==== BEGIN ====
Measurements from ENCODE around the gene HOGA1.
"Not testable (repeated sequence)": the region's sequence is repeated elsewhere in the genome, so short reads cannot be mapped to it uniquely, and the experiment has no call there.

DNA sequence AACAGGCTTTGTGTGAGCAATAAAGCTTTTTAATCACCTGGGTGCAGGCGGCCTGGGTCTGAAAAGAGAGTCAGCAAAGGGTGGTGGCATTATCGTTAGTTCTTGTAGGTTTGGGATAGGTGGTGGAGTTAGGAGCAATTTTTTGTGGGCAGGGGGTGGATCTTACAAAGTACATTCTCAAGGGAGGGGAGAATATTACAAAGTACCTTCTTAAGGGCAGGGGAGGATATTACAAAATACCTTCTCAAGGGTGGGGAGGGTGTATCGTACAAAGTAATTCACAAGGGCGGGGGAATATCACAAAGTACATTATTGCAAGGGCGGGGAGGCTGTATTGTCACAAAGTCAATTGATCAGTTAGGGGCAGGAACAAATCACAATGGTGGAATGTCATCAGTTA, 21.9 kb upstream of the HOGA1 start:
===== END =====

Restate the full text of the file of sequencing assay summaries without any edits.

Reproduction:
Measurements from ENCODE around the gene HOGA1.
"Not testable (repeated sequence)": the region's sequence is repeated elsewhere in the genome, so short reads cannot be mapped to it uniquely, and the experiment has no call there.

DNA sequence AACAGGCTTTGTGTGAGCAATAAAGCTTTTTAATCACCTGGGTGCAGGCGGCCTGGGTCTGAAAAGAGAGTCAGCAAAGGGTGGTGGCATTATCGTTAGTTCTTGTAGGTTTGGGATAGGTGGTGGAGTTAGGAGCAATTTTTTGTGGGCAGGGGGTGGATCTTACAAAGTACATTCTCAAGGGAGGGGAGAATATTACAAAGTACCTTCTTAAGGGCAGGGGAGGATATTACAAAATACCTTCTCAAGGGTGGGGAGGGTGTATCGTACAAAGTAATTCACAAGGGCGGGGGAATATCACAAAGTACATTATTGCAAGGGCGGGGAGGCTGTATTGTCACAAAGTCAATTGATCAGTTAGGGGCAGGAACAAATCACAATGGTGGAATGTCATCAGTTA, 21.9 kb upstream of the HOGA1 start: